7 Surprising Facts about Carbs

Carbohydrates! Brain-fueling building block or fat-building boogeyman? Friend of athletes or enemy of Paleo-dieters? To eat or not to eat, and if to eat, how much? There are so many questions swirling around the concept of carbohydrates. With so many popular diets focusing on elimination of carbs, it’s easy to view them as an undesirable, if not dangerous, presence in your food.

While I can’t answer all the above questions, as a dietetics student, I have been learning my fair share about this one of the three “macronutrients” required for human life (the other two are protein and fats). I won’t say you should go out and carb-load yourself into oblivion, but, you know, they’re kind of essential to you continuing to live, so…

See? Even the Aliens guy says so.

Regardless of how you incorporate carbohydrates into your diet, they are a fascinating supporter of the body’s many functions. So for your information, here are just a few of the surprising things I’ve learned recently about them (and why they are so critical):

1. The brain is the only carbohydrate-dependent organ in the body. The brain exclusively uses glucose, a basic simple sugar carbohydrate, to function. And since your brain cells need twice the energy of any other cells in your body, give the man some dang glucose!

2. Some animal products contain carbs. Thought you couldn’t consume any carbs from animal sources? Surprise! The lactose in milk and other dairy products is a disaccharide, which means it’s a sugar, which means it’s a carb.

3. The name “carbohydrate” tells you what it contains. The chemical structure of carbohydrates is a carbon backbone with hydrogen and oxygen molecules attached. “Carbo” means carbon and “hydrate” means water–H20 (hydrogen and oxygen).

4. Carbohydrates are the only fuel source metabolized fast enough to support hard exercise. For an active person, a low-carb diet would definitely not be a wise choice. With a limited supply of carbohydrates in the body, engaging in hard exercise will result in low energy, muscle fatigue, and even mental fog.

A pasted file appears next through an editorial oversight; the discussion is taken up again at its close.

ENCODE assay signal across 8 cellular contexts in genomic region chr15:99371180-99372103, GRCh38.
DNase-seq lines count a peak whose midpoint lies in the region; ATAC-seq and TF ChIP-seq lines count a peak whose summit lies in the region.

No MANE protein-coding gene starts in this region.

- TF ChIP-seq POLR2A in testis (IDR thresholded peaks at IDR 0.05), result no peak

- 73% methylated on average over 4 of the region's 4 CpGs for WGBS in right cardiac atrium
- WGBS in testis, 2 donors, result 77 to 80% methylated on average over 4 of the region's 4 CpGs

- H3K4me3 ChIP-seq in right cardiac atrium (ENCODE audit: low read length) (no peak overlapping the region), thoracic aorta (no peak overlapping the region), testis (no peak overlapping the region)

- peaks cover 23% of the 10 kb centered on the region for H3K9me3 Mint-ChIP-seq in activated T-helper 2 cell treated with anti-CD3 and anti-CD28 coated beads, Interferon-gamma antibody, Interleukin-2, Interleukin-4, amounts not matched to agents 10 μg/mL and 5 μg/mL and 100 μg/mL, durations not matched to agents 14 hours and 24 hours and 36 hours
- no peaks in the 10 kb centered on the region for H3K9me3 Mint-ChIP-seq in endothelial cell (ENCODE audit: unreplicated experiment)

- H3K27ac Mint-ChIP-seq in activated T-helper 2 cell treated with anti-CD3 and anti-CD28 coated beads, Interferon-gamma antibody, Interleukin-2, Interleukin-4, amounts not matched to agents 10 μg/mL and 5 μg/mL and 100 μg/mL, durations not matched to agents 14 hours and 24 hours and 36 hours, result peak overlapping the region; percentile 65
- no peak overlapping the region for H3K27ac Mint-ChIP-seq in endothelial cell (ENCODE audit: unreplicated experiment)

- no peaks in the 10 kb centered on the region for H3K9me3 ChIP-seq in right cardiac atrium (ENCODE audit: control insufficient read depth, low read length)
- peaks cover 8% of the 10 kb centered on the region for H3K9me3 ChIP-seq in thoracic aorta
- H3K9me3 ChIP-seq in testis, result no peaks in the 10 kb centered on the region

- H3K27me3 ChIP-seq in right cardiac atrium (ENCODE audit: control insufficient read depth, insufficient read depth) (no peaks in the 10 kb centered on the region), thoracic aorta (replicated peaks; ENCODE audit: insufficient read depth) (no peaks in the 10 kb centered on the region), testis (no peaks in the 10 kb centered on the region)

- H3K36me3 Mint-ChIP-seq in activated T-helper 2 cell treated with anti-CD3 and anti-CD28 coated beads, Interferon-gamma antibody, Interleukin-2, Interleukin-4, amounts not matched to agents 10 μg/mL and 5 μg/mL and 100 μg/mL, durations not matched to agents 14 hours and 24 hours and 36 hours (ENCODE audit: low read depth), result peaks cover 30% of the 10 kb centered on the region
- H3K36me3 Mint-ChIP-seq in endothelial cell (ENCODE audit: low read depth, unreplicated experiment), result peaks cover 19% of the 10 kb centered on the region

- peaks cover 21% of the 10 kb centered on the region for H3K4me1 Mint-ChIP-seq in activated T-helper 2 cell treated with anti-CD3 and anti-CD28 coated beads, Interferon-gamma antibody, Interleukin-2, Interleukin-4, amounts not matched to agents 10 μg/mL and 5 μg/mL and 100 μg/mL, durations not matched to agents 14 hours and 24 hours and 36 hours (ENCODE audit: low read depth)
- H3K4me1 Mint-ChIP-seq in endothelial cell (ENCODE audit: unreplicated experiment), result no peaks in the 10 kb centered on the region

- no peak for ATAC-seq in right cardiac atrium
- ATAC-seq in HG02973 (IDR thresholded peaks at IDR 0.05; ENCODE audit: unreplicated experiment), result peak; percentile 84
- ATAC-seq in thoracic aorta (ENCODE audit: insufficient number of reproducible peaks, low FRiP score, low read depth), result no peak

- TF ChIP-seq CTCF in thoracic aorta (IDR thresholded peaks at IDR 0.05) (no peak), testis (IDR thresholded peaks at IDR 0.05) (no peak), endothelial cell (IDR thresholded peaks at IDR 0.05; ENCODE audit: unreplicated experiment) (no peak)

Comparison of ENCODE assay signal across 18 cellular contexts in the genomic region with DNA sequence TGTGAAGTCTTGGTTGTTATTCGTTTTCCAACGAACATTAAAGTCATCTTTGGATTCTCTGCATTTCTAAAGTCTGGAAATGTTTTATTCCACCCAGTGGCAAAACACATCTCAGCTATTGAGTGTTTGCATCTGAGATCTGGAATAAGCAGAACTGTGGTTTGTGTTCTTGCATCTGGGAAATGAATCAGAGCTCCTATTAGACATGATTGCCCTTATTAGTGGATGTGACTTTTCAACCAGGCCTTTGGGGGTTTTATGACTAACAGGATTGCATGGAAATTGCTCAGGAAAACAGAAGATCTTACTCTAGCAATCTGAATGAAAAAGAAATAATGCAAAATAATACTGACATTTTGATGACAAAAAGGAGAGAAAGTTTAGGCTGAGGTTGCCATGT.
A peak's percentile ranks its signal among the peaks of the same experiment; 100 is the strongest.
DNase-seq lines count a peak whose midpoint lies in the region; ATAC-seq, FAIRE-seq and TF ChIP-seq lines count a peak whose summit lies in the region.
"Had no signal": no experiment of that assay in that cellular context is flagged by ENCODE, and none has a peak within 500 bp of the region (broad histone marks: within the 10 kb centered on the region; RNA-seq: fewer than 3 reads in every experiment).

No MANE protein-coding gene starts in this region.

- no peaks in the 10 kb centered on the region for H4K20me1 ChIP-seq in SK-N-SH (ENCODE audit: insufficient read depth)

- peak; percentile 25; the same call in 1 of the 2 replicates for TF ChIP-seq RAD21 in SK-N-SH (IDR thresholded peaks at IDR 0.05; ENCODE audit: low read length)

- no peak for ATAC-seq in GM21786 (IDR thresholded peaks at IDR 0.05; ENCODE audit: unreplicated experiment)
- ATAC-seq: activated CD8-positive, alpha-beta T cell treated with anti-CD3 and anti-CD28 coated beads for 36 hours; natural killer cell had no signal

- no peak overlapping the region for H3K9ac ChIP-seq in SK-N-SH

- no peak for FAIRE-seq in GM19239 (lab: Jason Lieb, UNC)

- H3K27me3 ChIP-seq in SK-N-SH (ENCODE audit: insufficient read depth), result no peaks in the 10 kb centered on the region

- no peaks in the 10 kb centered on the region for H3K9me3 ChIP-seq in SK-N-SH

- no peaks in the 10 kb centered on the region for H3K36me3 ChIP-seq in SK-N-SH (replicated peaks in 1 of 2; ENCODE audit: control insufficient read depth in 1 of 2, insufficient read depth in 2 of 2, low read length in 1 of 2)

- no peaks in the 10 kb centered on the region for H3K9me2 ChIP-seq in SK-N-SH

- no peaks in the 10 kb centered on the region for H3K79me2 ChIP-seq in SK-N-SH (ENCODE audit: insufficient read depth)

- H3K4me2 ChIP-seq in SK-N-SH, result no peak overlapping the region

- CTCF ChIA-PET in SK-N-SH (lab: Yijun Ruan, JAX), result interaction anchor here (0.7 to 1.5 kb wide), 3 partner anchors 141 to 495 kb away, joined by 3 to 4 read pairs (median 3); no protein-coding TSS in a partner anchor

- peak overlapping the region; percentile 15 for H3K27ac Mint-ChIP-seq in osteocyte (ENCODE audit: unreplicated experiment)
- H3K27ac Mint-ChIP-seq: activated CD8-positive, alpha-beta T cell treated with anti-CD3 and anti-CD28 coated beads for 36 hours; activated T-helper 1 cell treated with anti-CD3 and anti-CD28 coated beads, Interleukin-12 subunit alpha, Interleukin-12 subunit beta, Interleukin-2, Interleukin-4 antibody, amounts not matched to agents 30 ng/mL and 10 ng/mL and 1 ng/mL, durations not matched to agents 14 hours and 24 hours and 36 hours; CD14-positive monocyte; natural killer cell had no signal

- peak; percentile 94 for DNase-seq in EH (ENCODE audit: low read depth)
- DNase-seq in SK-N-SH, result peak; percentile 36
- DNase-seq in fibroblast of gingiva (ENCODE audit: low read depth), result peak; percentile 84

5. Fiber is actually a carbohydrate–technically. While the body cannot digest fiber (and that’s why it passes through), it is technically a complex carbohydrate, since it’s typically made up of long chains of sugars. Unlike other carbs, it doesn’t provide energy to the body, but it still counts as one! Who knew?

6. The dramatic weight loss at the outset of a low-carb diet is usually water weight. Your body stores carbs in glycogen in your muscles and liver. When your diet does not provide adequate carbohydrates, your body must call upon its reserves, meaning it releases the glycogen, which is bound up with a whole lotta water. As your body burns through the glycogen, the water is also released, meaning the initial “success” of a low-carb diet may not be what it seems.

7. Final word: carbohydrates are the most important energy source for the body. Your body wants to use carbs. It stores them in reserves to make you use them, even if you stop feeding them to yourself. They are utterly essential to life and health, and they contain no more calories than any other macronutrient. In short, healthy sources of carbohydrate are your friend and in my humble dietetic student’s opinion, should be embraced, not avoided.

10 Things You Didn’t Know about Food Labels